They were known as the “home babies”, and Kevin O’Dwyer says he can still hear the clatter of their hobnail boots on the way to primary school.
O’Dwyer, a retired school principal and longtime resident of Tuam, was reared on the old Athenry road close to the Bon Secours institution.
“We’d hear the boots on the road in the morning,” he says.
”They were always kept back so they wouldn’t arrive at school the same time as the rest of us. That also meant they got a slap for being late – every single day.”
“They had to wear uniforms when the rest of us didn’t, they were put into separate lines, they had a separate area in the playground, and we never even got to know their names,” he says.
“At age six or seven, they would be taken out and sent to foster homes or industrial school. There were no ‘home babies’ in any Holy Communion or Confirmation photos. They were looked upon as children of sin.
“One day when I was only about four, I was being bullied in the yard, and one of the ‘babies’, a buxom girl named Mary Curran, stepped out and told them to stop and leave me alone,” O’Dwyer recalls.
“Every day after that, I played as close as I could to Mary Curran, because she was my saviour . . .”
High wallsO’Dwyer is among many children of the 1950s who grew up in the shadow of a church or State institution where high walls were built to conceal instances of horrific abuse.
“People knew about the home, maybe even knew about a graveyard, but never realised the full extent of what has now been found now,” O’Dwyer says. “There were individual kindnesses shown by families to those children that survived, and that is something that may be forgotten today.”
Bucketing rain, drowning town and county, captured the mood in Tuam yesterday morning, with no one having the heart to complain about the elements as reports confirmed how remains of infants up to three years old had been found.
“And it’s where they were found, in structures built for sewerage,” one resident who did not want to be named said. “If you were burying your dog, you’d find a nice tree in your garden.”
“Even the cillini or graveyards for unbaptised children reflect a community’s efforts to show respect when the Catholic Church wouldn’t,” the resident contiued. “But it is so horrific, and I think we need a lot more information now.”
In the Town Hall, with its imposing clock tower, a handful of people arrived into a hastily convened meeting.
Galway County Council community wardens had distributed 200 invitations earlier in the morning to houses in the Dublin road and Tubberjarlath estates, which were built on and around the former home after it closed in 1961.
Estate residentsThe meeting was closed to the press, but the county council had issued a statement explaining that it was engaging with the estate residents, and would continue to do so “as they come to terms with the confirmation by the commission of investigation”.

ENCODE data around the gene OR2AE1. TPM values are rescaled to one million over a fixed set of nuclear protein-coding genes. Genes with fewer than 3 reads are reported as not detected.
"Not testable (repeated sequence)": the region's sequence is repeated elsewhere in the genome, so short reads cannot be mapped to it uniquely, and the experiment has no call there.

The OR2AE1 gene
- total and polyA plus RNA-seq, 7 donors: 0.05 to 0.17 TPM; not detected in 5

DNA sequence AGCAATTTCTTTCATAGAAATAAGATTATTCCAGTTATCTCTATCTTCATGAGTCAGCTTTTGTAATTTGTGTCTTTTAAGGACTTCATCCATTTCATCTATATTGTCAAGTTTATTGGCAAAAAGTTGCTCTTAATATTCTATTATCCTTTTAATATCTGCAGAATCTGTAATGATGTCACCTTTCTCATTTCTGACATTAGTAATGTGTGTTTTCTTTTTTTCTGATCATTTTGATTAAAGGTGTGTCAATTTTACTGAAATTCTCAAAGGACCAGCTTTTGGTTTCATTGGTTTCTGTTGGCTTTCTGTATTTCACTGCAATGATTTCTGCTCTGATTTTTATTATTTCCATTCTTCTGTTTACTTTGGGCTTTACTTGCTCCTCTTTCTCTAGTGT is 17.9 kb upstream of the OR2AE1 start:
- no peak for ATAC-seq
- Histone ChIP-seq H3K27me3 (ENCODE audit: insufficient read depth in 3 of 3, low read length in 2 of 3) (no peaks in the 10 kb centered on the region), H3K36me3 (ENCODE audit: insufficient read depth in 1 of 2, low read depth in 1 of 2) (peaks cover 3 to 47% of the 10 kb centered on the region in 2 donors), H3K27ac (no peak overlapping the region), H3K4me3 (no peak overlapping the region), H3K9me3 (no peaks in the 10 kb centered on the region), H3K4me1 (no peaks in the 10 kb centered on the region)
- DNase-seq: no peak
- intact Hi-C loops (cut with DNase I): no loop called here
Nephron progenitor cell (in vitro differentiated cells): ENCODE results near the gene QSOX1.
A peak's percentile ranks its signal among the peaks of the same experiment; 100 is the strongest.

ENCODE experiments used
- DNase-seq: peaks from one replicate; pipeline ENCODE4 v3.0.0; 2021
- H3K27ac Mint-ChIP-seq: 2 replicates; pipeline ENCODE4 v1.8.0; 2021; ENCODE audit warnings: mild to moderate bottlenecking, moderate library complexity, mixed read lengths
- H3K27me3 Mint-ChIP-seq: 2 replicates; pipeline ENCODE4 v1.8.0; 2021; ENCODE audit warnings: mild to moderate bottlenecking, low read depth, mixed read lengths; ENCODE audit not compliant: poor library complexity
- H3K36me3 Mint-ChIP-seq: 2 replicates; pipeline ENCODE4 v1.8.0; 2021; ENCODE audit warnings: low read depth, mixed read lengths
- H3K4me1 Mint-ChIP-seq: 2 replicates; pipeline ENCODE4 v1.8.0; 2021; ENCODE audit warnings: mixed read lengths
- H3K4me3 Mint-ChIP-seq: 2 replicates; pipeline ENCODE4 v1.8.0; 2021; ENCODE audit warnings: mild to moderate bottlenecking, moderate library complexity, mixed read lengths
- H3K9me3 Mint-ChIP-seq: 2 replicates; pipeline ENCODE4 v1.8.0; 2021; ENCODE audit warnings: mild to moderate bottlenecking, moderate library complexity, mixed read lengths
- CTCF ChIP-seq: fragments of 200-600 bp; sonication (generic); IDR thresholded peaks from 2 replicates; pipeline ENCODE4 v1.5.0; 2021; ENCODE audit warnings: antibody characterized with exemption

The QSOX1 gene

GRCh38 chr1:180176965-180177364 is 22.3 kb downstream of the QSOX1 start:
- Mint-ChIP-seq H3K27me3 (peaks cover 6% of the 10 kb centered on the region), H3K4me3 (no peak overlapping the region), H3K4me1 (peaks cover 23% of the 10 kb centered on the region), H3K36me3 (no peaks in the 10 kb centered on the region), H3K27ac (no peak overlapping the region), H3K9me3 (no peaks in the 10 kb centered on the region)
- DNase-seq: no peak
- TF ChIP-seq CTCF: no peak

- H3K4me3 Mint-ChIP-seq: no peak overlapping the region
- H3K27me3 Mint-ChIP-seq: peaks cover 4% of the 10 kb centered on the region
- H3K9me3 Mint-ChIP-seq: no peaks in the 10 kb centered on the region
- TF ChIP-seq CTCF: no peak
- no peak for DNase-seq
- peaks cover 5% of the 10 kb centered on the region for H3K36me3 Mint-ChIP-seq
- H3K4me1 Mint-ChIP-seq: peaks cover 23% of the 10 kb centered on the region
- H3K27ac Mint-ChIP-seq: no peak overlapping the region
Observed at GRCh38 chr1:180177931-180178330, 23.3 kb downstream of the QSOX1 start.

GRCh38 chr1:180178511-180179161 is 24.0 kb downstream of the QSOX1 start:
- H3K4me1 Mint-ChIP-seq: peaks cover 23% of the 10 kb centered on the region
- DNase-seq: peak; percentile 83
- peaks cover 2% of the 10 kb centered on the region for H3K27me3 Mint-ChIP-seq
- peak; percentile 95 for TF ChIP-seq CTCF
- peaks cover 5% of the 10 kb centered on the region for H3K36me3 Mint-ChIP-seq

“This is a difficult time for local residents, and the council requests that their right to privacy is respected,” the statement read. “The council recognises that there are varying views as to the most appropriate approach to the site in the future.”
Local historian Catherine Corless, whose tracing of records into the deaths of almost 800 children in the home led to the commission’s excavations, was not at the meeting. Fielding phone calls throughout the day, she expressed a mixture of relief and sadness at the findings.
“It is an enormous relief to have the truth come out about what I knew,” she said. “I can only imagine what the survivors of those who died there must feel, and those who had family connections to the home. The Church and State owes them all an apology,” she said.
“ Minister Zappone phoned me this morning to brief me and she was very emotional – she said that she realised now that when she met me at the excavation site last year, we would have been standing on the top of burials,” Ms Corless said.
One of the home’s survivors, Menlough farmer and Eircom employee P J Haverty, said his thoughts were with his late mother, Eileen.
‘Slave’“I was there for 6½ years before being fostered out, and my mother had spent 12 months there working as a slave for the Bon Secours order,” he said.
“For 5½ years afterwards she was in and out of the town on foot to the mother and babies home, begging for me to be returned to her . . . Eventually she went to England – which broke her heart – and I met her in Brixton in 2010 after my foster parents had passed away.
“I am so happy this is all now coming out in the open, and my three sons feel the same,” he said.
“Deeply traumatised” was how Fine Gael county councillor Peter Roche described the atmosphere at the Town Hall meeting, which he had attended. Notice had been short, and people had been offered the opportunity to be briefed at home, he explained.
“The north Galway coroner will be working very closely with the various agencies, and a decision will be taken on whether to leave the burial site untouched or to have bodies exhumed,” he said.
“There will be a lot of dialogue and consultation with every affected community first, as it is far too complex for any one institution to deal with in isolation.
“It’s like there is a huge death in the town today. It’s a calamity when you think of such large numbers, but people in Tuam and hinterland had a close attachment to the home,” he said.
“The children whose remains have now been found there were victims of a very dark time in Irish society.”